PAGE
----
Modern Family | A Magnificent Desert Home in Scottsdale

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Modern Home Turned Desert Home in Scottsdale


Saguaro Grove
A family home takes root in the midst of North Scottsdale’s Saguaro cactus-filled desert.

In North Scottsdale, a modern desert home was newly crafted to be both an elegant abode for entertaining and a practical, kid-proof residence for a couple with three young boys. But before the organic and stylish home could be conceived and built, several dozen desert “giants” had to be accommodated.

“This house sits on five acres,” says builder Brad Leavitt, founder of AFT Construction, who spearheaded the project. “It was filled with about 30 saguaros, which are protected by Arizona law. We had to tag and move them before we could clear a building site.”  

Leavitt moved the Carnegiea giganteas—which can grow to be 50 feet tall and up to nine tons in weight—and dubbed the home “Saguaro Grove” in their honor. Working with the couple to design and build their dream desert home, Leavitt put together a team that included architect Cory Wiebers, interior designer Kristen Forgione and landscape designer David Creech to hammer out a plan and forge a style.


“This house sits on five acres,” says builder Brad Leavitt, founder of AFT Construction, who spearheaded the project. “It was filled with about 30 saguaros, which are protected by Arizona law. We had to tag and move them before we could clear a building site.”  

“The initial big question was, what is the perfect family house?” explains architect Wiebers, who bonded with the clients over the fact that he, too, had young children. “That drove the floor plan, and, in turn, the whole house.”

He came up with an 8,200-square-foot plan centered upon the U-shape of the desert home, with a owners’ suite to one side of the great room, kitchen and dining room; and a three-bedroom boys’ wing on the other side. A separate guest casita, which doubles as a home office, is attached to the main house via the porte cochére.

“While the great room and dining area are more formal, we included many family-friendly touches in the house,” says Wiebers. “There’s a family room that separates the boys’ wing from the rest of the house, a big drop zone off the garage that has five big lockers and a bench for everyone’s stuff, and a big laundry and craft room with windows that have views of the desert mountains.”


Even the family Fido was considered—a dog room has food storage, washing facilities and access to a fenced-in dog run.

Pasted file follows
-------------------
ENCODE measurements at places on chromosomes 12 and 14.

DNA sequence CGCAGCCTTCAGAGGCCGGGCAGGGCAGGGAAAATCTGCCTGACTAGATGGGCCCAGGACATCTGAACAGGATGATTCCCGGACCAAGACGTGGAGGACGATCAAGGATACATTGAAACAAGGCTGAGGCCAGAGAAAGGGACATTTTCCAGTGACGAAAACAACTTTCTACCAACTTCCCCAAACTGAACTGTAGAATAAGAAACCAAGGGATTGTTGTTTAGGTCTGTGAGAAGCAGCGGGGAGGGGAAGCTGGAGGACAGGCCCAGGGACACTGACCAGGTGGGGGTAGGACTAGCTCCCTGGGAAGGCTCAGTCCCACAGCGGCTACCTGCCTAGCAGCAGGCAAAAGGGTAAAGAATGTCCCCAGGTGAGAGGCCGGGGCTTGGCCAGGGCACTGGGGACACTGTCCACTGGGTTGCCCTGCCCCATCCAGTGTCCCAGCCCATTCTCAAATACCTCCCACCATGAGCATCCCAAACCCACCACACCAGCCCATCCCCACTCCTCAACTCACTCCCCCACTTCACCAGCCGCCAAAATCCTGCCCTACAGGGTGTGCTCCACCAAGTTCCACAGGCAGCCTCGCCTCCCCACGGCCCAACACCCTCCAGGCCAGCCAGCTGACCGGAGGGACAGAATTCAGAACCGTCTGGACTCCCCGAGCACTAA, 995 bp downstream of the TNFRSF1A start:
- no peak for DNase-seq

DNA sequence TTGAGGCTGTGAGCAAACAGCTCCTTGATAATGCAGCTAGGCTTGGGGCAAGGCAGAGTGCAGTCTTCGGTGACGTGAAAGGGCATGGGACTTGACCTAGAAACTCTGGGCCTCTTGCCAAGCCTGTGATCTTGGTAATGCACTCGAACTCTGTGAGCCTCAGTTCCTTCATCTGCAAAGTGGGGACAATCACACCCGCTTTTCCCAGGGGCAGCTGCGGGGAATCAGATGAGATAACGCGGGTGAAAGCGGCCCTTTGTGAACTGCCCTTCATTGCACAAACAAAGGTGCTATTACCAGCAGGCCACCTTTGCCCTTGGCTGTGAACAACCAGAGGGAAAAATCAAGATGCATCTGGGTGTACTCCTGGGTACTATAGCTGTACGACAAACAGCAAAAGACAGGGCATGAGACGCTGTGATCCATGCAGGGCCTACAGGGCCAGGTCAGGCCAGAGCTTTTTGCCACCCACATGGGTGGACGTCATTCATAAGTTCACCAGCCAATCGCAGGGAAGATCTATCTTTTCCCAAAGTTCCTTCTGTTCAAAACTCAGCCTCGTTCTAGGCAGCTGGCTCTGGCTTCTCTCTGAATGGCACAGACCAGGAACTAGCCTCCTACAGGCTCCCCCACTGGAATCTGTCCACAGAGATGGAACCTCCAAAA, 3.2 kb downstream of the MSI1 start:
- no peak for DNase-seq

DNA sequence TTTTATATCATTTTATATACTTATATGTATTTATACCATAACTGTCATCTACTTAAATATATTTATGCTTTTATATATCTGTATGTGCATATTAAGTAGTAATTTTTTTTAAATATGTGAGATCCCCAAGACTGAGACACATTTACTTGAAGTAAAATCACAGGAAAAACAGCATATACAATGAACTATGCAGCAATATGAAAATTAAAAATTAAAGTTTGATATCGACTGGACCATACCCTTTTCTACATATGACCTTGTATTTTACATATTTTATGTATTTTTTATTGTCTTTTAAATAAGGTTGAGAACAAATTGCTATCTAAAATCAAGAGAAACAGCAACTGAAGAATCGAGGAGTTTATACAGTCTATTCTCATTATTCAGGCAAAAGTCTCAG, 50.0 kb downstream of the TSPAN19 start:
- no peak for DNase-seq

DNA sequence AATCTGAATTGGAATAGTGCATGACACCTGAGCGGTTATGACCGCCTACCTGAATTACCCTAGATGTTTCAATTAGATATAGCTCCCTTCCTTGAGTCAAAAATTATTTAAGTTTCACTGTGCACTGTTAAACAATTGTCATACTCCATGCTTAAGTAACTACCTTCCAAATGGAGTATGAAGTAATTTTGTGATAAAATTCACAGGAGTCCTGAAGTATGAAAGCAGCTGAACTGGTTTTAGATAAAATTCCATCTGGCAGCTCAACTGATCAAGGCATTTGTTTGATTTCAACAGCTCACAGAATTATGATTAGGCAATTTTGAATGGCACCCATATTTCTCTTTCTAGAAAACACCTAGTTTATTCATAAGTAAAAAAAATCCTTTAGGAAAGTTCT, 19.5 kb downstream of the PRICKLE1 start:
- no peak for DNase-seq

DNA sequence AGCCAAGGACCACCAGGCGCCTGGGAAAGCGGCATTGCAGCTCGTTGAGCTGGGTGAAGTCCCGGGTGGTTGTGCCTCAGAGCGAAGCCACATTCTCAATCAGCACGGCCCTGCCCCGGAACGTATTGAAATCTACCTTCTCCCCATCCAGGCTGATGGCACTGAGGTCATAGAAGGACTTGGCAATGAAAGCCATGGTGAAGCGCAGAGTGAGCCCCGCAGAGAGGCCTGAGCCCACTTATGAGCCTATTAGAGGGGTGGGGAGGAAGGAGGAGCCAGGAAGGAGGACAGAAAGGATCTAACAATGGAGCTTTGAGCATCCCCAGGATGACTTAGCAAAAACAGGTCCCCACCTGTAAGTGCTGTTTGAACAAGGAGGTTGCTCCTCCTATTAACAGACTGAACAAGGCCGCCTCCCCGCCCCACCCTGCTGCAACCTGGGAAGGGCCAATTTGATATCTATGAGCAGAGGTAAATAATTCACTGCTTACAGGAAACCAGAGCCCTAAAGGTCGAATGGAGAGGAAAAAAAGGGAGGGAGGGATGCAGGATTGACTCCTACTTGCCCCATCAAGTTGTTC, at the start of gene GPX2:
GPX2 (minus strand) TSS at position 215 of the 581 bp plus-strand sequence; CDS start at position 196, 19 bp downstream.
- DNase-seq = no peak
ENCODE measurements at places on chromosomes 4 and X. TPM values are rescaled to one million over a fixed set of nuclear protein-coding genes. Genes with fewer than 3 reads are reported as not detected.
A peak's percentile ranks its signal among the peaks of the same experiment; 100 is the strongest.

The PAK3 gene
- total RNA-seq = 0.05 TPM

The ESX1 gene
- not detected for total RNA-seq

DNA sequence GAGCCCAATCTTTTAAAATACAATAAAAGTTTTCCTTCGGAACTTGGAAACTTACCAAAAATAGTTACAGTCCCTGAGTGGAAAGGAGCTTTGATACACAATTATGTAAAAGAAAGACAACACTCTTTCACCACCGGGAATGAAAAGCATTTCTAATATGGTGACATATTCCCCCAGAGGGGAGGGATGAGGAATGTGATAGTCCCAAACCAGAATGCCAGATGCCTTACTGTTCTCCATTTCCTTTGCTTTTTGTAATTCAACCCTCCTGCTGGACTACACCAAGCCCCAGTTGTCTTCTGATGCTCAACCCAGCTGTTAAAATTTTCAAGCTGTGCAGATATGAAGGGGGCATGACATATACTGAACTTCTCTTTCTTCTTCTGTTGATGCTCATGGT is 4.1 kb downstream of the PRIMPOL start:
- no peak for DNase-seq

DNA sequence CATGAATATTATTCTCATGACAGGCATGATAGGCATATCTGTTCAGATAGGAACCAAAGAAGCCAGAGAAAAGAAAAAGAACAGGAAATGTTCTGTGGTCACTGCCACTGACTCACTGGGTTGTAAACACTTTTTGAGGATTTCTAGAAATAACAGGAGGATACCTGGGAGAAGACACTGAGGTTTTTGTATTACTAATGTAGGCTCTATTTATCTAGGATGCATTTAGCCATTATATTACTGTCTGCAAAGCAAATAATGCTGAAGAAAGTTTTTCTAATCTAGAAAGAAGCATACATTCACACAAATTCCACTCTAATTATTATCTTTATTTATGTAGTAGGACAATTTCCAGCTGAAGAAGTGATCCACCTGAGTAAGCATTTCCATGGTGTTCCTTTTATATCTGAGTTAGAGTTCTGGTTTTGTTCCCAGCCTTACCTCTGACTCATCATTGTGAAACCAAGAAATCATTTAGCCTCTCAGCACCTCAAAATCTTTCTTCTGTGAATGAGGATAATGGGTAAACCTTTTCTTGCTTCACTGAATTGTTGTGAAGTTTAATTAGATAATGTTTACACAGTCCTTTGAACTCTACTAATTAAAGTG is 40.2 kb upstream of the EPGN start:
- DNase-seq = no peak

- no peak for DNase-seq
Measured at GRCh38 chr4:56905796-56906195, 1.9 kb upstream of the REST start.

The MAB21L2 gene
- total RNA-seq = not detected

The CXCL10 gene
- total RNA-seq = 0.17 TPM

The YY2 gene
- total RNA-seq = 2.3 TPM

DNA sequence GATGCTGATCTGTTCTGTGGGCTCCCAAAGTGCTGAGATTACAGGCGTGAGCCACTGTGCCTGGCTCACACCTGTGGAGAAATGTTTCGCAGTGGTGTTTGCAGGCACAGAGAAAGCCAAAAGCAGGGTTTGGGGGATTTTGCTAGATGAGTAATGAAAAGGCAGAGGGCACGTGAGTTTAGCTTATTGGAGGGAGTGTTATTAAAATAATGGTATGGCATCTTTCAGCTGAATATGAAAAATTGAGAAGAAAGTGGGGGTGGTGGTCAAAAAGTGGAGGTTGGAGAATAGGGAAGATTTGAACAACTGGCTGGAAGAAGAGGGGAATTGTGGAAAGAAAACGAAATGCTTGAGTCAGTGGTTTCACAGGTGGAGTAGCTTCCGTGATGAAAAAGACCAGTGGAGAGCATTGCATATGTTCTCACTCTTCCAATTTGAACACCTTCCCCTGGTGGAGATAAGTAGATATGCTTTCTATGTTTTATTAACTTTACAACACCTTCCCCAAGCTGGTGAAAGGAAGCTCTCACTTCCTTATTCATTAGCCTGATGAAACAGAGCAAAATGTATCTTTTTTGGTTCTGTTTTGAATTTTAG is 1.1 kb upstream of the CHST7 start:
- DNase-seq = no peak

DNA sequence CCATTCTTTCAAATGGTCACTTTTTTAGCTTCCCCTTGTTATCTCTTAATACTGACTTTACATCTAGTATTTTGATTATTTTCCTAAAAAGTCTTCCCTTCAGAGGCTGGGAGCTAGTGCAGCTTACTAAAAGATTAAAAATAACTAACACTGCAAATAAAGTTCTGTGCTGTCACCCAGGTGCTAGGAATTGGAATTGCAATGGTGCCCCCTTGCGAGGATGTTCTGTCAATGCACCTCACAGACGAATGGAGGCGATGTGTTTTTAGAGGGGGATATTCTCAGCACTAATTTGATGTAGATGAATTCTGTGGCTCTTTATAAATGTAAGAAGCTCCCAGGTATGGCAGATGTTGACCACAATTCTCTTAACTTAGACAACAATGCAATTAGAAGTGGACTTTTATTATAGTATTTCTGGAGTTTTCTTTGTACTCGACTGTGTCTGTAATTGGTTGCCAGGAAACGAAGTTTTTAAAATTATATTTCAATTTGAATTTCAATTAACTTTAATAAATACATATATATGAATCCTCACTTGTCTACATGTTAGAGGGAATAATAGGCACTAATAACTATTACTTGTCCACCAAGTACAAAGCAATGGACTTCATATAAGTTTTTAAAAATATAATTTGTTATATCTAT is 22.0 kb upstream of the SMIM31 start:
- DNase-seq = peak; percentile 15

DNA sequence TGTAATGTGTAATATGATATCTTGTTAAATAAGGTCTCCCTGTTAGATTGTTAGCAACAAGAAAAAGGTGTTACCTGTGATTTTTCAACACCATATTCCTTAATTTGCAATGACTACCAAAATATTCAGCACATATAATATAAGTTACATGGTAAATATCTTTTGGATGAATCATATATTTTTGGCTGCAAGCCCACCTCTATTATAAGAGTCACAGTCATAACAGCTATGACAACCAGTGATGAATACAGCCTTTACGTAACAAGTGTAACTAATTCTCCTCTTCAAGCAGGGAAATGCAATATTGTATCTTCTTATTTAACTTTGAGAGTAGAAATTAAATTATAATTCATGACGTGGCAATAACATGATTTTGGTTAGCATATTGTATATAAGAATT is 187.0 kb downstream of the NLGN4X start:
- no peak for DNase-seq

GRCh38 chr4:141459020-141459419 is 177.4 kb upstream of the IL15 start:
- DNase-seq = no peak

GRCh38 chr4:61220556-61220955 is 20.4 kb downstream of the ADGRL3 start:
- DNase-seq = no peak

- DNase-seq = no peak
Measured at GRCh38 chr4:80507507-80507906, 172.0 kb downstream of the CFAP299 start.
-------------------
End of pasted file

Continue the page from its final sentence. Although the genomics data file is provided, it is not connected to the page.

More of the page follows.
In elevation, the desert home makes a nod to the neighborhood vernacular with its smooth-plastered, sand-colored walls, double-pitched cement tile and standing-seam metal roofs, stone accents and corbel details. Inside the front courtyard, a steel-framed glass door makes for a dramatic entry element, while in back, deep roof overhangs shade the glass expanses of the home, which open up to the pool patio.

“The house was built with wood and steel beams to create all the open space,” explains builder Leavitt, who worked with his company team members Paul Lundgren and Susan Cenatiempo on the home. “We have many volumes with vaulted ceilings, clerestory windows and sliding glass walls that bring the outdoors in.” 

Saguaro Grove Scottsdale

Inside, Leavitt points out a background palette that includes whitewashed textured stone and brick accent walls, white oak flooring, tile, marble and natural wood custom cabinetry that is transitional in style. 

Interior designer Forgione and her team played off the architecture’s neutral tones and traditional-meets-modern design with a cool, earth-toned palette and comfortable furnishings upholstered in kid- and dog-proof fabrics. Wood and copper pieces add organic touches throughout. Contemporary art and super-graphics—including one in the boys’ wing that reminds them to “Work Hard + Be Nice to Your Brothers—add a finishing polish to the interior.

Saguaro Grove

Outdoors, most of the saguaros and other larger desert plants and trees were replanted, and landscape designer Creech created a modern planting scheme closer to the house in front and softened the pool patio and ramada with beds filled with other arid-region plantings and cactus. While the pool, with its generous baja shelf, and spa, are just outside the back of the home, the sloping site was terraced to include a large lawn area and a basketball court below the house. 

Completed in 2021, the desert house has become a comfortable home for its occupants and blends happily into the surrounding community. “The great thing about this house is how it’s filled with natural light,” says Wiebers, “and how it connects to the outdoors. You can see for miles through the windows and from the patios.”

And, adds Leavitt, “The saguaros are still there.”

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